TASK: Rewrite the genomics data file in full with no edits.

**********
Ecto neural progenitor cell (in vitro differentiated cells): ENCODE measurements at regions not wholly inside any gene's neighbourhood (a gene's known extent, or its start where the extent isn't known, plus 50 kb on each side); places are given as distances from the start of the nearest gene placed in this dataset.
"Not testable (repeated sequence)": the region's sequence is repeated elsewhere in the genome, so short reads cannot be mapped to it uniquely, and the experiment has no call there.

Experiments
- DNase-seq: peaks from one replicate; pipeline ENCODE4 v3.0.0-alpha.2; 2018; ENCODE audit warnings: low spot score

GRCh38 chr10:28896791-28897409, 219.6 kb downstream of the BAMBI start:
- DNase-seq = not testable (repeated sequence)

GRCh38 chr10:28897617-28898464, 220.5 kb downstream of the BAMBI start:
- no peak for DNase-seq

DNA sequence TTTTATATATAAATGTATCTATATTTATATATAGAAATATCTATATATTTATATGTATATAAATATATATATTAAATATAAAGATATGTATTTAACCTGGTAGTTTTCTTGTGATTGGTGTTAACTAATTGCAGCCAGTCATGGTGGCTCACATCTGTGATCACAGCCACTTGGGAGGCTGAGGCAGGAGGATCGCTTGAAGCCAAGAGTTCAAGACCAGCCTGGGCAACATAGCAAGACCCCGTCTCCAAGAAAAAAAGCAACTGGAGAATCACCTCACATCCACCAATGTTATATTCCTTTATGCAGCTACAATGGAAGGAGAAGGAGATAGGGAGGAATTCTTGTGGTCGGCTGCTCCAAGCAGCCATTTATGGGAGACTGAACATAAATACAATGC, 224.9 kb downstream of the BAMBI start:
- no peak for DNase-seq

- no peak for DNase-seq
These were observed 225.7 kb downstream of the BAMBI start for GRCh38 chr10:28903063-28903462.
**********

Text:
Ecto neural progenitor cell (in vitro differentiated cells): ENCODE measurements at regions not wholly inside any gene's neighbourhood (a gene's known extent, or its start where the extent isn't known, plus 50 kb on each side); places are given as distances from the start of the nearest gene placed in this dataset.
"Not testable (repeated sequence)": the region's sequence is repeated elsewhere in the genome, so short reads cannot be mapped to it uniquely, and the experiment has no call there.

Experiments
- DNase-seq: peaks from one replicate; pipeline ENCODE4 v3.0.0-alpha.2; 2018; ENCODE audit warnings: low spot score

GRCh38 chr10:28896791-28897409, 219.6 kb downstream of the BAMBI start:
- DNase-seq = not testable (repeated sequence)

GRCh38 chr10:28897617-28898464, 220.5 kb downstream of the BAMBI start:
- no peak for DNase-seq

DNA sequence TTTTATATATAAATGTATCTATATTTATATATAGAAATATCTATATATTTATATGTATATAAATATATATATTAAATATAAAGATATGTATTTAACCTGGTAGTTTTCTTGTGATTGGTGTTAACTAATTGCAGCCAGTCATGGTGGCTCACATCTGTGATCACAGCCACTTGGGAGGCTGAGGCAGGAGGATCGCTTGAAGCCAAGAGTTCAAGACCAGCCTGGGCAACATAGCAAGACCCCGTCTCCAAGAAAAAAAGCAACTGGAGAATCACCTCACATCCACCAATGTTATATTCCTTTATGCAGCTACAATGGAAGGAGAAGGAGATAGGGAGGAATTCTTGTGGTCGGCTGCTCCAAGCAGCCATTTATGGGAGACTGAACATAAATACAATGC, 224.9 kb downstream of the BAMBI start:
- no peak for DNase-seq

- no peak for DNase-seq
These were observed 225.7 kb downstream of the BAMBI start for GRCh38 chr10:28903063-28903462.